On April 12, the U.S. Department of Health and Human Services (HHS) Secretary Xavier Beccerra acted to renew the COVID-19 Public Health Emergency (PHE) effective April 16. Section 319 of the Public Health Service Act grants the federal Secretary of Health and Human Services the authority to declare a public health emergency when a severe disease or disorder poses a significant threat to citizens.
PHEs remain in effect for periods of 90 days unless renewed by the Secretary or affirmatively terminated. Separately, the Biden Administration committed in January 2021 to provide the nation’s governors with at least 60 days advance notice of an intention to terminate the federal PHE.
By keeping the PHE in place, the HHS Secretary has access to appropriations made to the Public Health and Social Services Emergency Fund, an account that can be used for any number of purposes during a crisis. A federal PHE also allows the HHS Secretary to waive rules that would otherwise apply under Medicare, Medicaid and CHIP.
The PHE also extends Medicare telehealth flexibilities for audiology. Review this Academy resource for additional detail on the audiology codes available for billing to Medicare during this extension.
In addition, the recently enacted 2022 omnibus appropriations bill also provides that these telehealth flexibilities will remain in effect for a period of 151 days (roughly five months) after the end of the federal PHE.
State governments have separate authorities for declaring emergencies, including for public health threats. At one time during the COVID-19 pandemic, all fifty-states and Washington, DC, invoked various emergency powers to allow the nation’s governors to react quickly to the public health emergency.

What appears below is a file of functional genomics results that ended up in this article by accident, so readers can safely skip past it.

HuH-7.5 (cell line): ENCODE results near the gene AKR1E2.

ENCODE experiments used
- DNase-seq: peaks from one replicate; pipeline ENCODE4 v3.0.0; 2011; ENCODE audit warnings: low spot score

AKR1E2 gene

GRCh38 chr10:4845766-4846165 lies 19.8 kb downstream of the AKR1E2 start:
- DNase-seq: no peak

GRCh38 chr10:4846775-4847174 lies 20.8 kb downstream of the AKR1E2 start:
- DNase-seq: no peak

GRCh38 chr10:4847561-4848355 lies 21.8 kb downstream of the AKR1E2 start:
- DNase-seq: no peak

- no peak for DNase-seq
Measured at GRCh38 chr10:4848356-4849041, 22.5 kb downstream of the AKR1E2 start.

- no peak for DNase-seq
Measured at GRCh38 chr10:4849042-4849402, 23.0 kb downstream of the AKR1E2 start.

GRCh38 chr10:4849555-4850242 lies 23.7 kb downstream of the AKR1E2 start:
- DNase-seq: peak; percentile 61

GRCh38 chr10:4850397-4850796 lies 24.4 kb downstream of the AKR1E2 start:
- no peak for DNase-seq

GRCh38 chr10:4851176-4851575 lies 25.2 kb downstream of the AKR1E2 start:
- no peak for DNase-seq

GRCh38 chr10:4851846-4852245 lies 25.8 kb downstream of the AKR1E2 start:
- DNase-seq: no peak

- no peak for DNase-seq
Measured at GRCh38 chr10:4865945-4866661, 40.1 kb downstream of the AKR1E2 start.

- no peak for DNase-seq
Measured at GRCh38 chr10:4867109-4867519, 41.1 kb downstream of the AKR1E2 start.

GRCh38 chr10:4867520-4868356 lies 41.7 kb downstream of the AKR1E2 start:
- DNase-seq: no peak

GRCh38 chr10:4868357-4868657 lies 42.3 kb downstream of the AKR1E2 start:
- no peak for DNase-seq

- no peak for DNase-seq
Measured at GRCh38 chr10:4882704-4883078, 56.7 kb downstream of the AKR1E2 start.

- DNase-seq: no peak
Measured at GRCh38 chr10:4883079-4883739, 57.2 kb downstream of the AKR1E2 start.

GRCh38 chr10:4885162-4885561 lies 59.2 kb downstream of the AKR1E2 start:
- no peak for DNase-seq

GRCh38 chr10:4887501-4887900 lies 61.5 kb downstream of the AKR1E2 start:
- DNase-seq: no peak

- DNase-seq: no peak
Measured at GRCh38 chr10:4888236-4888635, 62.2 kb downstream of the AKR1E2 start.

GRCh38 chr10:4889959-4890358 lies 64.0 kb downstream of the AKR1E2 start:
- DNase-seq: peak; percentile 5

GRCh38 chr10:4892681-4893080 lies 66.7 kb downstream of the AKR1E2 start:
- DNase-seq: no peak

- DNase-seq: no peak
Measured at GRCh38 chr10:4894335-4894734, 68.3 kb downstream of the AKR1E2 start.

As of March 2022, only 20 states have emergency declarations related to the pandemic in place.
On January 30, 2023, the Biden Administration announced its intent to end the national emergency and public health emergency declarations on May 11, 2023, related to the COVID-19 pandemic. These emergency declarations have been in place since early 2020, and gave the federal government flexibility to waive or modify certain requirements in a range of…
In late 2022, the Centers for Medicare and Medicaid Services (CMS) released a proposed rule that takes aim at deceptive marketing in television commercials, online ads, and mailers related to Medicare Advantage plans. CMS proposes prohibiting ads that do not mention a specific plan name as well as ads that use words and imagery, such…
The Academy joined with a broad coalition of non-physician and physician providers to urge Congress to continue to work on long-term substantive payment reforms in Medicare. The Coalition letter provides that while Congress has taken action to address some of these fiscal challenges by mitigating some of the recent Medicare Physician Fee Schedule (MPFS) cuts,…